9 Gmail Deliverability Improvement Tips
What marketer doesn’t want to improve Gmail deliverability? Figuring most do, Yes Lifecycle Marketing announced research yesterday that “marketers who improved their Gmail reputation improved their inboxing rate by as much as 97% since last year. And the percentage of senders with 'high' reputations now stands at 76%, compared with mid-2017, when it was 25%.”
The research, titled “Gmail Deliverability: Understanding, Benchmarking and Improving Gmail Reputation,” includes tips on how email marketers can improve their Gmail reputations, resulting in gains in inbox placement.
“Brands who moved from a ‘low’ to ‘medium’ reputation saw the largest increase, 78%, in their Gmail inboxing rate,” reads the study’s announcement. “Brands who improved their reputation by one tier experienced a 55% improvement in inboxing rates at Gmail.”
How to Improve Brand Reputation by a Tier for Gmail Deliverability Rates
Don’t email inactive subscribers much, Yes advises.
Further, these email marketers took the steps of:
• Implementing data hygiene best practices, which reduced the chance of sending to bad addresses, particularly if the sender did not have confirmed opt-in, improved Gmail reputation.
• Knowing that targeting only the most active subscriber segments can reduce spam traps and boost sender reputation.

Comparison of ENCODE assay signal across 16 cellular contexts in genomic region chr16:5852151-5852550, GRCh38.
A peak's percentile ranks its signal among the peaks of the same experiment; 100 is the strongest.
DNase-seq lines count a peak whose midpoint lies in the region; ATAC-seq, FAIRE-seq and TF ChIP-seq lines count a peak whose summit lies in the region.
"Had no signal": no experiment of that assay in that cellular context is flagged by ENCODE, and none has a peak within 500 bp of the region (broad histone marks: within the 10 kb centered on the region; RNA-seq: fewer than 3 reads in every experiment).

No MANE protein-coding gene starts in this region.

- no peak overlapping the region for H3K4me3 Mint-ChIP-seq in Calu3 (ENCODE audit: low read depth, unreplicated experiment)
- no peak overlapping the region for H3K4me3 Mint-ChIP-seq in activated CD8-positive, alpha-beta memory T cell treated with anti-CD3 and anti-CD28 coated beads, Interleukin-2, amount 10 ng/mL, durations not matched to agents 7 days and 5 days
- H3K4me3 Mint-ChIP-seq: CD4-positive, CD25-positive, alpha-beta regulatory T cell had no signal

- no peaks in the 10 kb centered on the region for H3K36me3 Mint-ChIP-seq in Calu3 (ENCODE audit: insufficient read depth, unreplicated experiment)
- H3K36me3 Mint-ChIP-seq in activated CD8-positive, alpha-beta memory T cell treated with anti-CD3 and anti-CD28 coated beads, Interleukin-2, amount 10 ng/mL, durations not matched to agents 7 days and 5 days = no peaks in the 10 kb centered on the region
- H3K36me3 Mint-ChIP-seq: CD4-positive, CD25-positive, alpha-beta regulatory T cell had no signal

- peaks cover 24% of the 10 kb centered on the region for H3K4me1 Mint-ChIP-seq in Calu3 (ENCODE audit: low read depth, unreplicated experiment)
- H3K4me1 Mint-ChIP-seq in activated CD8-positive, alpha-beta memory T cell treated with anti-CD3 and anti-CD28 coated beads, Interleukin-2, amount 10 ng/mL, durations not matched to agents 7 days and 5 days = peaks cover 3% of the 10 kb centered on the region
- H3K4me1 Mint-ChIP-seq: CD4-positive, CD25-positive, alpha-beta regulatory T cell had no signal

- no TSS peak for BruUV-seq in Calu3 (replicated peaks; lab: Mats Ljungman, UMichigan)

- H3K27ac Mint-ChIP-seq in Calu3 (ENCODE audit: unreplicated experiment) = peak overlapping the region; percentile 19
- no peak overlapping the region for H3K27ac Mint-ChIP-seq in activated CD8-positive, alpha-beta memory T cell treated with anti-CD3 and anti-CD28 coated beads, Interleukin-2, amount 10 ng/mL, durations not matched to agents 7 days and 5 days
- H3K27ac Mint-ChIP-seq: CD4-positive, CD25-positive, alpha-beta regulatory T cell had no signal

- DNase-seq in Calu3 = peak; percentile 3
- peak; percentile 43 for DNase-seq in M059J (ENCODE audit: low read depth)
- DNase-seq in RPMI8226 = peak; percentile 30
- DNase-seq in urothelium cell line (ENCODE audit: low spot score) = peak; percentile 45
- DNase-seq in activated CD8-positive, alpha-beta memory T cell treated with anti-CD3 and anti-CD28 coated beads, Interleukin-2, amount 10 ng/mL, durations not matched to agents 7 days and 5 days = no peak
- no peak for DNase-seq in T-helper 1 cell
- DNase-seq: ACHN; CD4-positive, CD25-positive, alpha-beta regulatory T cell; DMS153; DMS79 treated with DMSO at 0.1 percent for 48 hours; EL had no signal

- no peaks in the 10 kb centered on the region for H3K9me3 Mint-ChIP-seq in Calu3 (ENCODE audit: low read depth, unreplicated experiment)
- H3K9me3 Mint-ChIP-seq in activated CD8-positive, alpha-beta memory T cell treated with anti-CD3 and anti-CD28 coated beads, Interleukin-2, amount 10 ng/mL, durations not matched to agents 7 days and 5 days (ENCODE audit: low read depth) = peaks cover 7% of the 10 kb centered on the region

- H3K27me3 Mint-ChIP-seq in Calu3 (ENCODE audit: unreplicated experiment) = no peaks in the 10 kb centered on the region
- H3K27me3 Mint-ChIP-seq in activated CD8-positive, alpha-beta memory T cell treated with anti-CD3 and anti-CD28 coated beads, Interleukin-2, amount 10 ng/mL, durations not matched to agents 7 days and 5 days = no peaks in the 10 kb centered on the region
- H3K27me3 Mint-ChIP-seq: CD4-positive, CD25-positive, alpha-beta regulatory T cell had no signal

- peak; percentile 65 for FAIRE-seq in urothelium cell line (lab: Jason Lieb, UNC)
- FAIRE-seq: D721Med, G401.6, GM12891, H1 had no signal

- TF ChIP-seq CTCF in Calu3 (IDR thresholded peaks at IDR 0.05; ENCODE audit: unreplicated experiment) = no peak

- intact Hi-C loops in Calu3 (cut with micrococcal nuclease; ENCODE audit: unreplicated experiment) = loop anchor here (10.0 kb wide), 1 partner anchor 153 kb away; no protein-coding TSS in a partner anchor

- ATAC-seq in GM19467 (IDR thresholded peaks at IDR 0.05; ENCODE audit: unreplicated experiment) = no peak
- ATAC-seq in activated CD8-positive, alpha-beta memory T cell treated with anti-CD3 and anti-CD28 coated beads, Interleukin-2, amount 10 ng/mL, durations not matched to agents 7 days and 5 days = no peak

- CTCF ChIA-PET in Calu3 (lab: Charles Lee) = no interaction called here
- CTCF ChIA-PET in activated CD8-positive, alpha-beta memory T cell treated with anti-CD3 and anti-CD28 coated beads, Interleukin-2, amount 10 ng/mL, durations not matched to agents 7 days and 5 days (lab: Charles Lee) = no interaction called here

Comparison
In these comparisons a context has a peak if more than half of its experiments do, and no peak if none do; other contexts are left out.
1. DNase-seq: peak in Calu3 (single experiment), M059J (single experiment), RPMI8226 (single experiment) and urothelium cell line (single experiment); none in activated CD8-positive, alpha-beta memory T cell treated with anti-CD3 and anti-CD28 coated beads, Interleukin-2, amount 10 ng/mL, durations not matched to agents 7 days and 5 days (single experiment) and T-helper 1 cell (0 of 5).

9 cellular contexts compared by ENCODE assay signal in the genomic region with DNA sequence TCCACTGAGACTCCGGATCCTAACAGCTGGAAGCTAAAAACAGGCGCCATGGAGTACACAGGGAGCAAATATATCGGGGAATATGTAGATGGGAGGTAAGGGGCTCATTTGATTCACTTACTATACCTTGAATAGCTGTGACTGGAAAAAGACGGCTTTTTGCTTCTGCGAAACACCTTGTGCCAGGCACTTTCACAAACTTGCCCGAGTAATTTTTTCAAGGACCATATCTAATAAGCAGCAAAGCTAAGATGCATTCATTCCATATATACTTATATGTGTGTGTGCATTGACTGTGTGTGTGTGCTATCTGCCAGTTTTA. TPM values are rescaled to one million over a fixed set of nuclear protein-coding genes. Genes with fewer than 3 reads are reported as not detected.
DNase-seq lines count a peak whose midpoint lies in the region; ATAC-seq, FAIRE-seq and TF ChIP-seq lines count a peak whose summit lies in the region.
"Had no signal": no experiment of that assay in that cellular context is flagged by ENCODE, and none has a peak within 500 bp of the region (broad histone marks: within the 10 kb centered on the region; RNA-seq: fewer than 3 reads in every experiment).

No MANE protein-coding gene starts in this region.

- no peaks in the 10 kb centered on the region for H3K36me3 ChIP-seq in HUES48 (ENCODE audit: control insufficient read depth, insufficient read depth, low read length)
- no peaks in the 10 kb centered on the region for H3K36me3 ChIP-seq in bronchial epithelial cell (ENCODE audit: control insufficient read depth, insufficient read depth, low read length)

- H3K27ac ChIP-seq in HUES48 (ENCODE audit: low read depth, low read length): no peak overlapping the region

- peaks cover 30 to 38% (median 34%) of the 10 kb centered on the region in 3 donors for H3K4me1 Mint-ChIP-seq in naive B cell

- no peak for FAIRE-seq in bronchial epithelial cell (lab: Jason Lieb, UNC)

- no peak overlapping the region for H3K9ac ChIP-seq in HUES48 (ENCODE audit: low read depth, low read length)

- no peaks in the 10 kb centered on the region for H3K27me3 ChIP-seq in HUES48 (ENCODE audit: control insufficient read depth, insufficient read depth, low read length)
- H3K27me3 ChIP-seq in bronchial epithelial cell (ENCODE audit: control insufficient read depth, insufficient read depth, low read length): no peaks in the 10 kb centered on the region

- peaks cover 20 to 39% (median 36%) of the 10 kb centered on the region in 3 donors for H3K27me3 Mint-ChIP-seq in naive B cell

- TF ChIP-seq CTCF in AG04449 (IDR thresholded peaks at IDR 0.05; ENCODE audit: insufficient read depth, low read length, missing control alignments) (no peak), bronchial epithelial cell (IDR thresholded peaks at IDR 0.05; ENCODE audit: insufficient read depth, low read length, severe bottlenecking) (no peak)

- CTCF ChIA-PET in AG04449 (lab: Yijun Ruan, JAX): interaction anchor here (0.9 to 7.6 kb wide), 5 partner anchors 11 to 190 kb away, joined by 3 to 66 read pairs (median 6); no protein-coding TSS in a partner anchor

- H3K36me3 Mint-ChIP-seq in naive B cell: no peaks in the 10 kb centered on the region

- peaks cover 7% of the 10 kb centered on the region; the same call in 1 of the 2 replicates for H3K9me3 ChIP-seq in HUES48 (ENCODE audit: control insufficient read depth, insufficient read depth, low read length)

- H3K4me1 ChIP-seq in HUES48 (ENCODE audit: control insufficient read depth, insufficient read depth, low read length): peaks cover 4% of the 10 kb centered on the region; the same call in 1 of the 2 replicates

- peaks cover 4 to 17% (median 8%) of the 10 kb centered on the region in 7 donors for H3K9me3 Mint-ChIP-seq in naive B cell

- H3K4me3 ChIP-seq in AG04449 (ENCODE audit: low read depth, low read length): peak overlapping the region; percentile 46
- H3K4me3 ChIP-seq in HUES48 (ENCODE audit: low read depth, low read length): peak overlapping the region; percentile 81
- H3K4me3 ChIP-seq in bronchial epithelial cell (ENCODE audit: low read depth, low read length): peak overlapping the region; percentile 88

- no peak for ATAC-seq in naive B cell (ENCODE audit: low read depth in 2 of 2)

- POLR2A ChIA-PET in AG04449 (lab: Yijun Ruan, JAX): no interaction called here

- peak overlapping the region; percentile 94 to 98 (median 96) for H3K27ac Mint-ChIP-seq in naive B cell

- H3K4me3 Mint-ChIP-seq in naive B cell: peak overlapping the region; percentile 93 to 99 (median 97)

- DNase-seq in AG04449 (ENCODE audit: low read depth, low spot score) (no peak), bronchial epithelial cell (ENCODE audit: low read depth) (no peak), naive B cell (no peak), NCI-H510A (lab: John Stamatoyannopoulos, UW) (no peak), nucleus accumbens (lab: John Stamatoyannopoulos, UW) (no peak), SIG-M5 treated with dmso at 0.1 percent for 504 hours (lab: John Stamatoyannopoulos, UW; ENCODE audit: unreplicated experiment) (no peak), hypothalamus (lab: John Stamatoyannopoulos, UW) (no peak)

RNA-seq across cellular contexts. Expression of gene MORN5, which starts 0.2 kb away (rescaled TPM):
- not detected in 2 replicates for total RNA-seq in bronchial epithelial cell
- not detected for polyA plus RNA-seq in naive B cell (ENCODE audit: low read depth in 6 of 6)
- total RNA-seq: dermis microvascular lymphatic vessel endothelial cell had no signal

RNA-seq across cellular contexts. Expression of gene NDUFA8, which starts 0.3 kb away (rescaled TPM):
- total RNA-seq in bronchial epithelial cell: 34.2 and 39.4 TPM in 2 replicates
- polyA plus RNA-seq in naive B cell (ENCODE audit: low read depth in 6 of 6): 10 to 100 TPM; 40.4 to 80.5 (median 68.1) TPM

Improving Gmail Reputation by 2 Tiers or More
Increase relevance for recipients, “especially for marketers’ primary mailing domain,” the research reads.
Yes also advises:
• With the help of an effective and personalized ramp-up strategy, senders who are warming up new domains and IPs can experience rapid improvement in reputation.
• Consistent monitoring is important for both new and established senders, so marketers should closely watch the activity on all mail streams to ensure they are adhering to best practices and are not damaging their sending reputation.
Do More Than the Bare Minimum
Yes says email marketers resting on their laurels will get punished by Gmail: “Senders who routinely engage in suboptimal mailing practices may find that their reputations decrease even when they have made no changes to their program.”
Stay attentive, Yes tells email marketers:
• As Gmail continues to make adjustments to the way they assign reputation scores, brands need to meticulously monitor and improve their mailing practices.
• Mailing frequency is an important factor in Gmail reputation. If a marketer lets email traffic fall off for an extended period and then suddenly pick back up, Gmail will view this as potentially spammy activity and reputation will decline.
What do you think, marketers?
Please respond in the comments section below.
Related story: 3 Gmail Changes: What Marketers Need to Know